Music City!

November 5, 2013


Something is seriously remiss. It’s 4am and I’m trembling like the ‘scraggy wee shits’ in Seamus Heaney’s The Early Purges before Dan Taggart pitched them into a bucket. It could be the cold, the coffee or the time that has me this way, but I’m leaning towards fury, the music from a wedding in my supposed 4 star hotel keeping me conscious as the clock ticked down to my early rise. Instead of counting sheep, I’m pumping rounds of imaginary bullets into the DJ as Gangham Style morphs into The Harlem Shake, The Girls of Belfast City stomp relentlessly into the Fields of Athenry, and as Single Ladies become Baby Boys -my temper and a Beyoncé mega mix reaching their crescendo, my alarm chimes in. It’s time to rise.

It’s the Summer Solstice and I’m in Derry to review Music City! a celebration of music that takes place from dawn on Friday till dawn on Saturday as part of the cities year-long role as the UK’s City of Culture.

But as I drive through the back roads of Inis Owen I’d be happy never to hear another note again. Ditching the car at the bottom of a hill we climb in darkness to Grianán of Aileach, a ring fort in County Donegal. It used to be the seat for the High King’s O’Neill from the 5th century. This morning it’s the launch site for the day’s festivities, the Inisowen Gospel Choir providing a Dawn Chorus.

During the troubles it was a source of mystification to Gareth Steward, who had the idea for Music City! “It was one of those sorts of places that you aspired to reach,” he tells me. “During the conflict there would have been check points leading up to it and, around Solstice time, we heard stories of pagans and hippies going up and having parties. It’s a stunning place with so much history.”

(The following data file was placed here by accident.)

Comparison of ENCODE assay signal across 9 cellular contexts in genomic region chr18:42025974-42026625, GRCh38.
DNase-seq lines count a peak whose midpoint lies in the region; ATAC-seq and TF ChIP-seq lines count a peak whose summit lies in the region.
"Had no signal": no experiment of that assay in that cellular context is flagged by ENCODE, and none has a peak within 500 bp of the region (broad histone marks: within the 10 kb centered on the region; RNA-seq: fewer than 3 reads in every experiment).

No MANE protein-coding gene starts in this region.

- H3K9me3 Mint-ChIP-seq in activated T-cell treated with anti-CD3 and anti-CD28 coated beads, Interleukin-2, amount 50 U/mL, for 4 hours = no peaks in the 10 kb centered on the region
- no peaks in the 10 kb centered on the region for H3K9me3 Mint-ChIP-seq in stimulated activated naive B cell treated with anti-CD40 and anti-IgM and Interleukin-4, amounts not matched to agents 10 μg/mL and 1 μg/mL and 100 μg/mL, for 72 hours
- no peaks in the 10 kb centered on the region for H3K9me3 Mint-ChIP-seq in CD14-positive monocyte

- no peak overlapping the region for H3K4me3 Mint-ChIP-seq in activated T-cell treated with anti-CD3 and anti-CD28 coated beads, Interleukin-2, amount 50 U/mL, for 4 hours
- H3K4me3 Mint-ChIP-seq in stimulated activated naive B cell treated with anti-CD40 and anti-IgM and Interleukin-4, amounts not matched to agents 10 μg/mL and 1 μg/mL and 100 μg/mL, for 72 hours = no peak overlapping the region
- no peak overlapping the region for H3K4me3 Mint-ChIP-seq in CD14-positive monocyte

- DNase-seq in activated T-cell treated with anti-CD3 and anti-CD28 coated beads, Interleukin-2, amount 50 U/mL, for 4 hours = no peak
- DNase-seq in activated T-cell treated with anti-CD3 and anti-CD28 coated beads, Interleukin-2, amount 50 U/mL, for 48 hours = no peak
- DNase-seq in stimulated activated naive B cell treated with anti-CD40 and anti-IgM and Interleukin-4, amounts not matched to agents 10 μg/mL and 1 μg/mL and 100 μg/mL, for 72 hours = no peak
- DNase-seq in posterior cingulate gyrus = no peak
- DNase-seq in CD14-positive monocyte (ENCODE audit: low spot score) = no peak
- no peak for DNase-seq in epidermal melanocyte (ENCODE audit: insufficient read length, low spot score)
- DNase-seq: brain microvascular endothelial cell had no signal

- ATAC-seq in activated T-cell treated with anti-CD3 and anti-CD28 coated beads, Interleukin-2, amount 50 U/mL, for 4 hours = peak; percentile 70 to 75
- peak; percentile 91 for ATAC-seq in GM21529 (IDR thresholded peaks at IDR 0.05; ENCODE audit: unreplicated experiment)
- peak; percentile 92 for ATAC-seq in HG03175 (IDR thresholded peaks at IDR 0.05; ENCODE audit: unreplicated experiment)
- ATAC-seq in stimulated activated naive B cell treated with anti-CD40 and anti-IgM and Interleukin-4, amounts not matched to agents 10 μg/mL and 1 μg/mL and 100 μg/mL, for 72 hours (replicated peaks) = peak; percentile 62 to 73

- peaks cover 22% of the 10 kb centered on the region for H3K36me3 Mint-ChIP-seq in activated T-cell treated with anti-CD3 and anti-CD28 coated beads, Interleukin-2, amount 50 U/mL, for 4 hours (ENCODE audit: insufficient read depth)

He’s not wrong. The views are spectacular and as the choir give voice to Leonard Cohen’s ‘Hallelujah’ the sun spills out over the peninsula, lighting up Loughs Swilly and Foyle. 600 people have made the early morning trek, Deputy First Minister Martin McGuiness among them. Tea flasks are shared, there’s an actual traffic jam in the roads surrounding the hill and stewards let the laminate on their identification go to their head (“get down of that fort or the choir will not start”). But the din is soon soused as the choral and geographic beauty takes hold.

The majesty trickles throughout the city over the course of the day. Six months after becoming the UK’s first Capitol of Culture, Derry is not so much a changed woman as more confident in her wares. Small, compact and aesthetically pleasing, its landscape- comprised of rivers, mountains and the cities imposing walls, provides the perfect platform to present the national and international talent that has descended on the city.

It’s everywhere you look. Outside Tesco I’m floored by a gorgeous rendition of ‘Will You Still Love Me Tomorrow’. Further up the hill a man in a grey suit, with a j-cloth across his face and wedges on his feet is playing an upturned bike, accompanied by a man in a cape with a midi player and a smoke machine. There’s a merging of the cities traditional Irish and Ulster Scott traditions in preparation of the Walled City Tattoo, a Derry take on the Edinboro festival celebrating martial music merging Irish and Highland dancing.